It was my first pregnancy. I was thirty-six. The thought of labor and delivery was honestly terrifying to me.
I had no idea that the terrifying day of my daughter’s birth would not be birthing her but saving her and myself.
“Did I almost die?” I croaked out to the blurry figure of a nurse rushing me with a mound of more blurry figures through a hallway.
She replied quickly and quietly with a simple yes.
I was induced on the Saturday night before Christmas in 2017. By the early morning check, I had not progressed but something was not right. I felt sick. This was not shocking to me but I just felt like something was just off. An hour later I had dilated enough to hear that angelic word- Epidural. After that shocking spinal shot, I was happy and feeling relaxed.
Until I wasn’t.
I began to feel nauseated. My husband held my hair and the pink bucket. My doula rubbed my feet and legs with oils. It was around nine in the morning but by ten-thirty the NICU was called.
My daughter had to get out. The fetal monitor was showing distress. It was the cord. It was wrapped around her beautiful neck.
I remember my doctor’s face. I felt the comforting warmth of the nurse to my left – her hand gripping mine. I heard voices in between my hurls of water and bile into the pink bucket. I was told they needed to use forceps.
“I need you to push, Katy. PUSH!” I heard my doctor say.
No. She screamed it. They all did. It was a choir in scrubs in a minor key – guttural and loud. PUSH they all seemed to sing.
My doctor cussed. I gripped my knees and pushed from the very depths of my body. She had to survive. I remember the forceps not working. I heard more cussing.
Garland Grace arrived at 10:46 AM on a Sunday morning. I was going in and out of a conscience state. I wanted to hear her cry.
She was rushed to the wall of NICU staff – surrounding her they became a flurry of noise as I waited for a glimpse of her face. But while this was occurring a separate emergency was just beginning. It was me. The blood kept coming. It was not stopping. More nursing staff came in. More hurling water and bile into the pink bucket. More in and out of my body and awareness.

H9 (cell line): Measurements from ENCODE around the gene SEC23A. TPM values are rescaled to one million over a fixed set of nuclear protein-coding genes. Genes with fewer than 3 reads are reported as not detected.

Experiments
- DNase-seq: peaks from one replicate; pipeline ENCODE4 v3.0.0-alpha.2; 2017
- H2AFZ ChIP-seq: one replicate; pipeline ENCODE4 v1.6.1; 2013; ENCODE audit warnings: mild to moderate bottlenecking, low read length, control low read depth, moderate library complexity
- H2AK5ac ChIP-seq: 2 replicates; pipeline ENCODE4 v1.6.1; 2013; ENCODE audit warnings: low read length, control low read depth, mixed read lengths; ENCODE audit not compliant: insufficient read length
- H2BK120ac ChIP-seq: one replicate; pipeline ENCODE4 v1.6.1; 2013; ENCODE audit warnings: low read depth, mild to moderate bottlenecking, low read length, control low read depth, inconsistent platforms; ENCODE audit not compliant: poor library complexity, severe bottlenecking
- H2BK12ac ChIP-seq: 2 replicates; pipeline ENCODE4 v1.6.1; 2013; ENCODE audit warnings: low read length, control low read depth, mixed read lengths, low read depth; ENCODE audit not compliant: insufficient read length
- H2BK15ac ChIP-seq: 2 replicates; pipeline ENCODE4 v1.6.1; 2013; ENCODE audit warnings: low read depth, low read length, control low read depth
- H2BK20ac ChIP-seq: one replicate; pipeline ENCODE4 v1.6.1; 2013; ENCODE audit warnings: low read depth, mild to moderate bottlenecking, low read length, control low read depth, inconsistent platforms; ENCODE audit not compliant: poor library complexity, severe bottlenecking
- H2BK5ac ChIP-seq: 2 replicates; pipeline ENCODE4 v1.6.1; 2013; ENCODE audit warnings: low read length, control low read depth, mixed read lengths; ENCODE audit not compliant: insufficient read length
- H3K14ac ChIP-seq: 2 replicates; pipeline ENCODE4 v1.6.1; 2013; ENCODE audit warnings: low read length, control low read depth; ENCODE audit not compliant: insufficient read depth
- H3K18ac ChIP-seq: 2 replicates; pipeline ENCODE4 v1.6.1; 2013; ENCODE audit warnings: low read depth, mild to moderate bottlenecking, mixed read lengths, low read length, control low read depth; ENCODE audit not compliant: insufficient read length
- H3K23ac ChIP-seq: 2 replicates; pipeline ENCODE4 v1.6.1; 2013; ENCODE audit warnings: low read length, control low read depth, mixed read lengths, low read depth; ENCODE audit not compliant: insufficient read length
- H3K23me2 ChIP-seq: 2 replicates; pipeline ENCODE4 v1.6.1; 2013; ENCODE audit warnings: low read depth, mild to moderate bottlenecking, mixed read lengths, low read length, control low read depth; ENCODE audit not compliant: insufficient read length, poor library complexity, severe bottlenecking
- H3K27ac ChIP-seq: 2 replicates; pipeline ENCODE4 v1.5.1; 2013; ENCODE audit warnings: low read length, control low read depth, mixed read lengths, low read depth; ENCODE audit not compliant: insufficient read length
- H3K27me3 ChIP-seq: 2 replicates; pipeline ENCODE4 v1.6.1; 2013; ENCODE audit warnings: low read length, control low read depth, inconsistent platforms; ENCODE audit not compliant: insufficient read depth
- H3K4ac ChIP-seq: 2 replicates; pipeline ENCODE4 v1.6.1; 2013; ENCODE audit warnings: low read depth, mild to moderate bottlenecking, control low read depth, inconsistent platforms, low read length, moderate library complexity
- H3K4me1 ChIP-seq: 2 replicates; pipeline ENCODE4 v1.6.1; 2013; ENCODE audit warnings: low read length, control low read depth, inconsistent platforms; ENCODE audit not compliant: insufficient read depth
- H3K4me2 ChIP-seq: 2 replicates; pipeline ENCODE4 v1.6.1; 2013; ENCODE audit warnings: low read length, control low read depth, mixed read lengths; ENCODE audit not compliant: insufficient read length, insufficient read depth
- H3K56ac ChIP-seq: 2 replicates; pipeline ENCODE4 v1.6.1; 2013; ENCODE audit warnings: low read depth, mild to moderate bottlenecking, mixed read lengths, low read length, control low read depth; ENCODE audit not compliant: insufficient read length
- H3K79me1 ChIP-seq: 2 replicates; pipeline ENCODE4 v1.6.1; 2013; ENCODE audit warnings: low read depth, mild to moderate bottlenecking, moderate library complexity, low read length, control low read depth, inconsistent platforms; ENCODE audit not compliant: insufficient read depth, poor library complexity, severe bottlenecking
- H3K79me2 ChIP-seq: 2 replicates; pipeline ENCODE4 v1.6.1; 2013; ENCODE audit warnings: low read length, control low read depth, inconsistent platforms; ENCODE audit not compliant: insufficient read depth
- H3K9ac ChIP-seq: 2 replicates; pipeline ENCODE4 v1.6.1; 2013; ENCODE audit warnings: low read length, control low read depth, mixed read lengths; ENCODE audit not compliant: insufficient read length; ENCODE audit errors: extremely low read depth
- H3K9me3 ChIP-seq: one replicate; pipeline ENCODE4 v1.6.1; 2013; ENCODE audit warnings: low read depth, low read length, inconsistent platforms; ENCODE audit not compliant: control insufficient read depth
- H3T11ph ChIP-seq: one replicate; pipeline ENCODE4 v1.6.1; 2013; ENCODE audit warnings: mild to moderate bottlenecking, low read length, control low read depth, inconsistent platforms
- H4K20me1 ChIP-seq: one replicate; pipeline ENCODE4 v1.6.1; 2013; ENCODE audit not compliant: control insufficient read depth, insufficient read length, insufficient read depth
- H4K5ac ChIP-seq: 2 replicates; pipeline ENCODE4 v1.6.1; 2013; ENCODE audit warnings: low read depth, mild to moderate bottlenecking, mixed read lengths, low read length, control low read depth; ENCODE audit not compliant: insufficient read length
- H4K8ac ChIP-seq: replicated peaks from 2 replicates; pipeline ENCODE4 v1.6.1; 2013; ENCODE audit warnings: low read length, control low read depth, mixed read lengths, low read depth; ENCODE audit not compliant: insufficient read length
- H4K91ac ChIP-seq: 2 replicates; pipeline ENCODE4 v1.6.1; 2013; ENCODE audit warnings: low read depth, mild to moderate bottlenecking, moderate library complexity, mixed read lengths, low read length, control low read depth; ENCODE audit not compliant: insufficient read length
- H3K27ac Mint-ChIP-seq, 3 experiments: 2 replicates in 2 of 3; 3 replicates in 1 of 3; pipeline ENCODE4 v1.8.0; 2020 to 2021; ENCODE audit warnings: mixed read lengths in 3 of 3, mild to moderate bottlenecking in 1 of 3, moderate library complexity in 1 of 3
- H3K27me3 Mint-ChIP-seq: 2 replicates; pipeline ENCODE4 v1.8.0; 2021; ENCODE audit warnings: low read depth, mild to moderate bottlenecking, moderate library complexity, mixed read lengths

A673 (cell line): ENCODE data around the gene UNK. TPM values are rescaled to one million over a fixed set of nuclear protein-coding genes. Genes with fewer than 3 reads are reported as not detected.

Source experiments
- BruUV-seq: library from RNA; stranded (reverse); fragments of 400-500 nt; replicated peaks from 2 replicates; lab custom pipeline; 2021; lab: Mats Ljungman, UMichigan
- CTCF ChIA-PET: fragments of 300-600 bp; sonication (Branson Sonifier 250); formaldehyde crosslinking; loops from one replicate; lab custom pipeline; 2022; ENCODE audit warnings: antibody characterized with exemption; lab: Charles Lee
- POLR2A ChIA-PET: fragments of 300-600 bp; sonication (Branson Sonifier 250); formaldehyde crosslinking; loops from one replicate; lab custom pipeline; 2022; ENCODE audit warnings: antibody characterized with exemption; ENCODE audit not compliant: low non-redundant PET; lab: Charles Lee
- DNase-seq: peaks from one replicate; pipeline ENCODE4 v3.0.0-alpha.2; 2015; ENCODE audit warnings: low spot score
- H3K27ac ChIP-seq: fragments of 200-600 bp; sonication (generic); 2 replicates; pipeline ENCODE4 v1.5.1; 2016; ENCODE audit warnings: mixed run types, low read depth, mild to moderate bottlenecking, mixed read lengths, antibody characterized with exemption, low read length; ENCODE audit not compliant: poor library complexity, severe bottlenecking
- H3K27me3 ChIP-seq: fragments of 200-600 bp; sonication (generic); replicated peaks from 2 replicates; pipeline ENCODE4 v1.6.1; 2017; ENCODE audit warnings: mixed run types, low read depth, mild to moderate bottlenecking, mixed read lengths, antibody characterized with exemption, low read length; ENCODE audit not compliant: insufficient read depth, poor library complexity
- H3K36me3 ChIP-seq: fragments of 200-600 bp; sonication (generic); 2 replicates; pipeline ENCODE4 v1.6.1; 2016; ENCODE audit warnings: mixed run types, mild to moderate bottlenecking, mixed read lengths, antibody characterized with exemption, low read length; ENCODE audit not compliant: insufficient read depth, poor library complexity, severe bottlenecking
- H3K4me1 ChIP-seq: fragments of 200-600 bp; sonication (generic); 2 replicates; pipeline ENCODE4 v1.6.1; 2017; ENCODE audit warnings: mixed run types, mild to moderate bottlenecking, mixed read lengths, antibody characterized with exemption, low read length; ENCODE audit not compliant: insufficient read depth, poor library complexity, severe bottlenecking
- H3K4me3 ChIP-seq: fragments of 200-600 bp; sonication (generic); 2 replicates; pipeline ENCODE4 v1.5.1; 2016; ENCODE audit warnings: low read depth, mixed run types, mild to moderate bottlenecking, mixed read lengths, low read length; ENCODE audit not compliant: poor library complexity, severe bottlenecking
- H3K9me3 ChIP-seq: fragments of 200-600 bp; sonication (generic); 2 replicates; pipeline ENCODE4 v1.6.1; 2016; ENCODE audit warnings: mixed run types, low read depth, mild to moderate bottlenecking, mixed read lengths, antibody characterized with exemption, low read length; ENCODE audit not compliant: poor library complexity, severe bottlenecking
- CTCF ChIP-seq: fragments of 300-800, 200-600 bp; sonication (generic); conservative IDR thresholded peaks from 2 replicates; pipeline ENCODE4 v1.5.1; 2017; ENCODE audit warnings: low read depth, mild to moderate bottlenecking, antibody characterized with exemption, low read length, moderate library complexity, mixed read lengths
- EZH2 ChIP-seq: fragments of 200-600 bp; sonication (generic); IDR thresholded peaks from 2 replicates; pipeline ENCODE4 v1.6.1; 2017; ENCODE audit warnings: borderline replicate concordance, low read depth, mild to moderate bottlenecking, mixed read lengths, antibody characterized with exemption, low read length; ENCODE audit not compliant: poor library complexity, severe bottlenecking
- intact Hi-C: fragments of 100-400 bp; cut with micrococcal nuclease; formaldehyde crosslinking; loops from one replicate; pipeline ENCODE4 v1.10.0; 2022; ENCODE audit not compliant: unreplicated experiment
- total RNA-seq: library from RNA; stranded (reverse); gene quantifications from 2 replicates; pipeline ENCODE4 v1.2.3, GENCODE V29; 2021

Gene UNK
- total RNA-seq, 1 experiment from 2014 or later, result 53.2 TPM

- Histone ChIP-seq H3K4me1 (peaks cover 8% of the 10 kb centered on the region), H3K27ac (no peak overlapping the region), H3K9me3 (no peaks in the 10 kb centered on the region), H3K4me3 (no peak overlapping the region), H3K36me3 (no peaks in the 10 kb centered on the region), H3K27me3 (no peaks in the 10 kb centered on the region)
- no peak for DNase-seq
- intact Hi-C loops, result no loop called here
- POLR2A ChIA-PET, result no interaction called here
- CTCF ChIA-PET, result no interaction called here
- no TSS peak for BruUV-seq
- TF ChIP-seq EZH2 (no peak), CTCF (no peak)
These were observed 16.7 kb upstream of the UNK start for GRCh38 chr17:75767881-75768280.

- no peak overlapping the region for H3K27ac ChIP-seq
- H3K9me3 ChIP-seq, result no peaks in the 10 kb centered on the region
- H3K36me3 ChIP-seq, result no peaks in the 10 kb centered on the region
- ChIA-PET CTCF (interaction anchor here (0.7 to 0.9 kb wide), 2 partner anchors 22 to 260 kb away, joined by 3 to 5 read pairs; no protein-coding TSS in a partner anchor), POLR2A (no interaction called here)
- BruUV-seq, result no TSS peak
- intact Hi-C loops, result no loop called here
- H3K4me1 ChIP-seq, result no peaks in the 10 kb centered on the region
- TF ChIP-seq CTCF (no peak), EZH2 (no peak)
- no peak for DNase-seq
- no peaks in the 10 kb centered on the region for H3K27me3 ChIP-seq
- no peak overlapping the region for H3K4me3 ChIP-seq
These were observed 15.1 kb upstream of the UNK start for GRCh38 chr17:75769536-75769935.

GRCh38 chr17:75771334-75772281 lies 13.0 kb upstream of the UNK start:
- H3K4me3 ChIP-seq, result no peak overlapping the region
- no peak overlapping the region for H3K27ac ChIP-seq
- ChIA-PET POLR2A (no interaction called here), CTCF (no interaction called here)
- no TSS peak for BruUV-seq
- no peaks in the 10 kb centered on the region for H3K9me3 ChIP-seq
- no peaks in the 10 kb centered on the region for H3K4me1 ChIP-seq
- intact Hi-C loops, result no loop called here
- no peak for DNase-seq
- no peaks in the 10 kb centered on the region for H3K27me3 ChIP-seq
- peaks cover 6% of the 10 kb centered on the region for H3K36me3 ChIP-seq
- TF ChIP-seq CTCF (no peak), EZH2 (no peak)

I laid eyes on my daughter for a matter of seconds and then she was wheeled away. And that was it.
There was now a puddle of blood beneath my birthing bed. The rest of this story has been told to me as I faded quickly in and out.
Multiple OB’s were called in. The ICU staff was told to prepare for my stay. I went to the operating room while the professionals quickly debated on the best course of action. A hysterectomy was discussed.
My husband held the hand of my doula as he made the choice of following his newborn daughter to the NICU or his wife to the operating room.
Placental abruption. It occurs when the placenta separates from the inner wall of the uterus before delivery. It decreased my baby’s supply of oxygen and nutrients and caused heavy bleeding internally.
Placental abruption often happens suddenly and without warning.
Seven bags of donated blood saved my life the day I gave birth to my daughter. Did I almost die? Yes, I almost did. But because of the many blood donors that gave an hour of their day, I was saved.
My husband was the one who held her for the first time. From the ICU I painfully pumped while I was still receiving new blood in hopes that I could somehow be near to her. She laid on my chest in my ICU bed for our first time together six hours after she was born.
Each year around her birthday I make an appointment to donate blood. I share this story with the staff. I laugh, remember, and say thank you.
As the need for blood arises with hospital numbers and continued gun violence within Indiana, the need for people to give becomes critical.
Please visit www.redcrossblood.org to find a donation center near you.
Giving blood saves lives. It saved mine.